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A cough is a symptom of common viral or bacterial infections of the respiratory tract. They can also occur due to some nonrespiratory and noninfectious reasons in some people. (1)
A type of cough that does not produce mucus is termed unproductive cough or dry cough.
Why Do You Cough?
Coughing is an expiratory action that helps clear the airways. It may occur due to the accumulation of mucus in the respiratory tract or respiratory infections.
Types and Causes of Dry Cough
Cough can be divided into three main categories: acute, subacute, and chronic.
1. Acute cough
A cough that lasts for 3 weeks or lesser is known as acute cough.
It is usually caused by:
- Upper respiratory tract infections (bacterial or viral infections)
- Common cold.
- Pulmonary embolism (blood clot in an artery that supplies blood to the lungs)
2. Subacute cough
A cough that lasts for more than a month is known as subacute cough.
Subacute cough can be caused by:
- Post-infectious cough that occurs after a prolonged bacterial or viral infection due to irritation in cough receptors
3. Chronic cough
Chronic cough lasts for more than 2 months at a time.
Chronic cough may be caused by:
- Lower respiratory tract infections
- Chronic bronchitis
- Gastroesophageal reflux disease (GERD)
- Congestive heart failure
- Certain medicines
- Obstructive sleep apnea
- Chronic obstructive pulmonary disorder (COPD) (5)
At times, no identifiable cause may be present for cough. (2)
Symptoms of Dry Cough
Cough can cause symptoms such as:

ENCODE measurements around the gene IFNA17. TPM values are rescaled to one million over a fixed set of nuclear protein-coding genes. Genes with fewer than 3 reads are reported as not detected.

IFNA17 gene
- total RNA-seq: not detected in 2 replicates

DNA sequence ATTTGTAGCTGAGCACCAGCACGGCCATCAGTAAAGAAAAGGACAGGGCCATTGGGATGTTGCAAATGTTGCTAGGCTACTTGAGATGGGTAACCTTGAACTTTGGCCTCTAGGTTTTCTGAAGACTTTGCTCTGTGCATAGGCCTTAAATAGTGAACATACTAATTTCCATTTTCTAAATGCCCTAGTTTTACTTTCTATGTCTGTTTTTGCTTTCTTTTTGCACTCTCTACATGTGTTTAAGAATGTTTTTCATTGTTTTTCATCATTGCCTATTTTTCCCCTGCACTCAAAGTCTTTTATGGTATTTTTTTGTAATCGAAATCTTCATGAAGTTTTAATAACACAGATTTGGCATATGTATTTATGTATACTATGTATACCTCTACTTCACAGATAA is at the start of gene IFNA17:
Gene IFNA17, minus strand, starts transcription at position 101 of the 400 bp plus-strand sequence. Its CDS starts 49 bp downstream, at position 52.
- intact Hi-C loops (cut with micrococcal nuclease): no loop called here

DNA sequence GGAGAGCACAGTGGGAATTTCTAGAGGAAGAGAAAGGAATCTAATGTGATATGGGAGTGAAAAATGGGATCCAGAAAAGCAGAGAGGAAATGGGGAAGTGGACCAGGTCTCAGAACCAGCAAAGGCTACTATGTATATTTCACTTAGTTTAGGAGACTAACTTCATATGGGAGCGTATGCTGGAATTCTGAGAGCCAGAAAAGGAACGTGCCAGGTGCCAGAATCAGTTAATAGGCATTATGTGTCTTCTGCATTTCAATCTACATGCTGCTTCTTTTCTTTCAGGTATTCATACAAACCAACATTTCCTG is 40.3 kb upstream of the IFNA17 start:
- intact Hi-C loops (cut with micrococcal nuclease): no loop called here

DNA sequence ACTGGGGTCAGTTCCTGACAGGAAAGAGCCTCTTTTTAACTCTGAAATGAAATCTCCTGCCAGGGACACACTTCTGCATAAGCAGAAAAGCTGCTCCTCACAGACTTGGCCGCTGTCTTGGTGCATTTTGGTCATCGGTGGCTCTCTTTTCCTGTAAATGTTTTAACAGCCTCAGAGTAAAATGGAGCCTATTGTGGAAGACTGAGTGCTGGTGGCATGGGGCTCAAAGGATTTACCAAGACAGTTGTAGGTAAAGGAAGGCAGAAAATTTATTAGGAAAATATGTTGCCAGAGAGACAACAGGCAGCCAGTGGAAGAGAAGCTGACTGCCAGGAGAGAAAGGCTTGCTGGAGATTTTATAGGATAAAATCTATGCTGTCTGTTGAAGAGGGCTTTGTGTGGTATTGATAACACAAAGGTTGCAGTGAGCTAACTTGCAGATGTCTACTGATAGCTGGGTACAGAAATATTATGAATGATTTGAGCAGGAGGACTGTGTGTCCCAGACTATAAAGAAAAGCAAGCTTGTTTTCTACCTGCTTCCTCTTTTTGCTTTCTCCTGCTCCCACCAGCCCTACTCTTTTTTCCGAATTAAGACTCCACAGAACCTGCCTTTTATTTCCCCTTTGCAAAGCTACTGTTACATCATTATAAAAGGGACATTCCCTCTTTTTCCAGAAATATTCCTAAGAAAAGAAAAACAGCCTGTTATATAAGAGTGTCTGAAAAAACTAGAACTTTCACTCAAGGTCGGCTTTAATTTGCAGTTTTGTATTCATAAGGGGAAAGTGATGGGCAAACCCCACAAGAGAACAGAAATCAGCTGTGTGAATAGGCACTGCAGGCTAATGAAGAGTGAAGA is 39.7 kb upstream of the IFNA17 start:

- Throat itch
- Throat congestion
- Chest pain due to chronic cough (6)
Treatment Modalities for Dry Cough
Most cases of cough can be resolved by taking over-the-counter medicines such as cough suppressants (e.g., dextromethorphan). Expectorants can be used to soothe wet cough and reduce mucus congestion (e.g., guaifenesin).
If your cough does not reduce even after taking these, you can consult a doctor. You may be prescribed antibiotic medicines such as amoxicillin. (5)
Research suggests that coughing helps clear the airways and helps you recover from respiratory infections sooner. Thus, it may not be advisable to take cough suppressants for every patient. Such medications should be reserved only for patients with chronic or severe cough.
When to See a Doctor
COVID-19 is still a cause for concern among many immunocompromised and at-risk individuals. Hence, be on the lookout for symptoms of COVID-19 if you have a cold or cough.
Consult a doctor if:
- You have heart disease and your cough is accompanied by swelling in the legs, worsening of cough while lying down, etc. These could be signs of heart failure.
- You have recently come into contact with a person with tuberculosis.
- You have experienced unexplained weight loss.
- You have night sweats.
- You have a cough that lasts for more than 2 weeks.
- Your infant (younger than 3 months) has a cough.
- You have severe cough that is causing discomfort.
- You have yellow-greenish phlegm (might be a bacterial infection).
- You experience dyspnea or the inability to sleep due to cough.
- You see blood in the sputum after coughing or clearing the throat.
- You experience unintentional weight loss.
A dry cough can be an annoying yet common condition. Give it a couple of weeks to resolve while taking over-the-counter medicines and trying some home remedies (such as ginger tea).
If your cough persists for more than a couple of weeks, consult a doctor for a proper diagnosis and treatment.